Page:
10 Feathered Facts About Microraptor


Nowadays, feathered dinos are all the rage. Since 1999, over 20 new species have been discovered, ranging from sparrow-sized tree-climbers to thirty-foot tyrannosaurs. Among these bird-like beasts, few can match the intrigue of Microraptor, a pint-sized predator from prehistoric China. 

1. It Had Four Wings.

Microraptor had long, powerful feathers anchored onto its arms, but the critter’s hind limbs are where things really start to get unusual. Amazingly, both legs boast wings of their own as well. What did it do with this second pair? Stay tuned for a few suggestions. 

2. By the Way, Microraptor Wasn’t the Only 4-Winged “Raptor.”

Dromaeosaurids (informally called “raptors,” thanks to Jurassic Park) were a group of advanced carnivorous dinosaurs best known for their infamous sickle-shaped toe claws. Some primitive species, like the recently-unearthed Changyuraptor, shared Microraptor’s weird attributes. 

3. Microraptor Occasionally Gobbled Up Fish.

Bon appétit! Fossilized stomach contents reveal that the wee beastie ate some gilled main courses from time to time. As we’ll see, Microraptor’s menu featured poultry too…  

4. Microraptor Shared its Skies with Flying Reptiles and Early Birds.

Essentially modern-looking birds had already evolved by the time Microraptor showed up 120 million years ago, and avian bones have even been found inside one specimen’s gut. Also flapping overhead were various pterosaurs—magnificent winged reptiles which took flight throughout the age of dinosaurs. 

5. It Had Some Contentious Hips.

Did Microraptor, like most dinos, hold its rear legs directly underneath its body? Or did they splay out to its sides crocodile-style while airborne? Trivial as these questions might sound, they have huge implications for understanding how this dinosaur got from place to place.

Scientists disagree about which interpretation is correct, but its hips and upper legs doubtlessly hold the key. Unfortunately, Microraptor’s delicate bones complicate the situation. These usually get crushed during fossilization, distorting their shape significantly.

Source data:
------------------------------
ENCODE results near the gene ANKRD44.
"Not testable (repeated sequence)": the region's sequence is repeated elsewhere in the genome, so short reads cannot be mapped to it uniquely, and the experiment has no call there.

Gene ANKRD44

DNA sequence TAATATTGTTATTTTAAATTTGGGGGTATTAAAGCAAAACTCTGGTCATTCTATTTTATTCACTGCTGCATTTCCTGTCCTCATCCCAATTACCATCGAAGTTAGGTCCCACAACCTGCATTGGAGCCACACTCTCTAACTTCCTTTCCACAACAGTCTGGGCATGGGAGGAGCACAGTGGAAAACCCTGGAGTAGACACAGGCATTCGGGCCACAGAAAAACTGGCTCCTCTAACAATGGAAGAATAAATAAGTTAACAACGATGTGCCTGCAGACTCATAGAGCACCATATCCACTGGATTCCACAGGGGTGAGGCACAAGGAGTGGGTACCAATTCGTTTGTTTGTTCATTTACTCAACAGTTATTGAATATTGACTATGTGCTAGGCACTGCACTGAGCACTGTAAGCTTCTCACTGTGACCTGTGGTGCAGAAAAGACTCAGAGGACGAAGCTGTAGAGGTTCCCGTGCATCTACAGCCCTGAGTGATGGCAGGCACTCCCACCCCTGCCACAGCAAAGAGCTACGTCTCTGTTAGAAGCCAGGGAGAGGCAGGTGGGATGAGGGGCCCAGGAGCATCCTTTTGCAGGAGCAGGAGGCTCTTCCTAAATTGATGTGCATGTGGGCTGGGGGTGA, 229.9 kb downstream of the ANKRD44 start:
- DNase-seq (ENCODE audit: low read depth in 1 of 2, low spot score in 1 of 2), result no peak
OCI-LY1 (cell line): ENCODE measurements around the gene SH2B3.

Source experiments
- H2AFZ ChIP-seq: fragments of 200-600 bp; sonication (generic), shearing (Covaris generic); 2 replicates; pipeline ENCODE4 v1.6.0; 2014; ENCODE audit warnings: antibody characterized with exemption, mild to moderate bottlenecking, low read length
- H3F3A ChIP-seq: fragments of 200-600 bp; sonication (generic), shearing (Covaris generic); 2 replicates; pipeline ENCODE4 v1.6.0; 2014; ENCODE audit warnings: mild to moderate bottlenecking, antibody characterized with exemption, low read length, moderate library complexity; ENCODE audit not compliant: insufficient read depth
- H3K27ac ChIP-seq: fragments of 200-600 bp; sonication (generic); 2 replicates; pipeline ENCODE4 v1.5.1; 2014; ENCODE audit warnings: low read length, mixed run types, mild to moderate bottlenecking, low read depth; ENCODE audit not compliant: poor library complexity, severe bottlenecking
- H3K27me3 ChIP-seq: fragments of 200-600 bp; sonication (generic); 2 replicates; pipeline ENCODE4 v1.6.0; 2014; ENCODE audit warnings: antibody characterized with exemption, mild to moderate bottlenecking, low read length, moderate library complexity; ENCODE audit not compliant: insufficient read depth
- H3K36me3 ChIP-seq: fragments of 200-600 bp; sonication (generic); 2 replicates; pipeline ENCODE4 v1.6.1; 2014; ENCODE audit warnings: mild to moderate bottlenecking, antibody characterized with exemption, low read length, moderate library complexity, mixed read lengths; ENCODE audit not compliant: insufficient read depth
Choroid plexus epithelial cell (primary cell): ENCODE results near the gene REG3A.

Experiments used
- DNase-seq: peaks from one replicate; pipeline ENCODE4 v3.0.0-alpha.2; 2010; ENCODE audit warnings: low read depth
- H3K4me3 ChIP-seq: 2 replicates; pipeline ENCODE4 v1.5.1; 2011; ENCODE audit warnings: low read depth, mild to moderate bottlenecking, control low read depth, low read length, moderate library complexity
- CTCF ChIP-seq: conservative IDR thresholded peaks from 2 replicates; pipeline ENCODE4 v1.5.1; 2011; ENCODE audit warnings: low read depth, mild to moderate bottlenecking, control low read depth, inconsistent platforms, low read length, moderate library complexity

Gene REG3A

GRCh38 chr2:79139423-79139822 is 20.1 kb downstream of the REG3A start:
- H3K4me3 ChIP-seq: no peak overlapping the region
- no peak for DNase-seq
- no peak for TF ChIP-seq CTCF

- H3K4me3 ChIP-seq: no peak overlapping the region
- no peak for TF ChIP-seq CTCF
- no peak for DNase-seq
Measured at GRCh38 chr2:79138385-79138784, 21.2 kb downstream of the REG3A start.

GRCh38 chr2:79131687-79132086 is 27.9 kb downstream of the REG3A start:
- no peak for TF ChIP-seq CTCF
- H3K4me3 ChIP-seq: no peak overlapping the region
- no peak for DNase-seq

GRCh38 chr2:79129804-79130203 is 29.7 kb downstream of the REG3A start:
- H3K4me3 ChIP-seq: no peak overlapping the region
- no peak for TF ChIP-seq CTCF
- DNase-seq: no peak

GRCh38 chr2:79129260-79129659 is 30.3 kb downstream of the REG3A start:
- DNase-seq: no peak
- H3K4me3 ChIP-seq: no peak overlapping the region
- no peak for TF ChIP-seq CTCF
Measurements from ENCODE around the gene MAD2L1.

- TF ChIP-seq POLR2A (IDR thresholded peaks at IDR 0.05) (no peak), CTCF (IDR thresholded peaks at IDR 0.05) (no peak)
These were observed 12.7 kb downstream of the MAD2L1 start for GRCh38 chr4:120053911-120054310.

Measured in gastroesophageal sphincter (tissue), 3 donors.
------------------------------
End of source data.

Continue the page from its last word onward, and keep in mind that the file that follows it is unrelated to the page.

6. Microraptor Might Have Resembled a Feathery Biplane.

According to one hypothesis, Microraptor stabilized itself by holding its leg-wings beneath and parallel to those on its forelimbs, like a WWI fighter plane. The Red Baron would have approved.

7. It Had a Glossy Coat.

Color-producing organelles called “melanosomes” have been found inside fossilized Microraptor feathers. Close examination of their arrangement reveals that the dinosaur’s plumage was, in life, quite dark and somewhat iridescent. 

8. Microraptor is Delightfully Well-Represented.

Most dinos are known only from a handful of skeletons or partial remains, but several hundred known Microraptor specimens have emerged over the past two decades, allowing paleontologists to extensively compare and contrast individual animals.

9. It’s Been Subjected to Wind Tunnel Experiments.

In 2013, a group based at the University of Southampton constructed a poseable, life-like Microraptor model which was made to assume several positions while hovering inside a wind tunnel. According to team member Darren Naish, their faux dinosaur’s “Aerodynamic performance was best when the limbs were in the straight-down posture… [while the] tail operated as a lift-generating structure.”

Naish and company also argue that although excessive drag would have prevented Microraptor from flying efficiently, it could glide reasonably well.

10. One Scientist Predicted the Discovery of a Microraptor-Like Animal 85 Years in Advance.

In 1915, naturalist William Beebe hypothesized that, at some point during the evolution of avians, four-winged animals were produced. Though Microraptor’s exact placement within the dinosaur-bird transition remains hotly debated, its existence lends credence to Beebe’s prescient hunch.

Prehistoric Ticks Once Drank Dinosaur Blood, Fossil Evidence Shows